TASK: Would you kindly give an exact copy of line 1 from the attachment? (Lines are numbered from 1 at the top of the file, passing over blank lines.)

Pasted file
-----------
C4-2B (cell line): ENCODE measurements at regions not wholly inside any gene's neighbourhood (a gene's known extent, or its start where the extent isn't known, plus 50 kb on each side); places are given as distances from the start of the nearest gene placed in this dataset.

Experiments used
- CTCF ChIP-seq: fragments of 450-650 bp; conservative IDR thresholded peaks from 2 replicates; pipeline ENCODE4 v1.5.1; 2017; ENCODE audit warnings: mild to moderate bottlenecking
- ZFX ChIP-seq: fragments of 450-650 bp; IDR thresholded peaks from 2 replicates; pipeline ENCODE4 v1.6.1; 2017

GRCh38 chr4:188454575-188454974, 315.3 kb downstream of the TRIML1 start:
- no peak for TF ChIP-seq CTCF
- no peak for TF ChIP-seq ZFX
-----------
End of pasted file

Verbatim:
C4-2B (cell line): ENCODE measurements at regions not wholly inside any gene's neighbourhood (a gene's known extent, or its start where the extent isn't known, plus 50 kb on each side); places are given as distances from the start of the nearest gene placed in this dataset.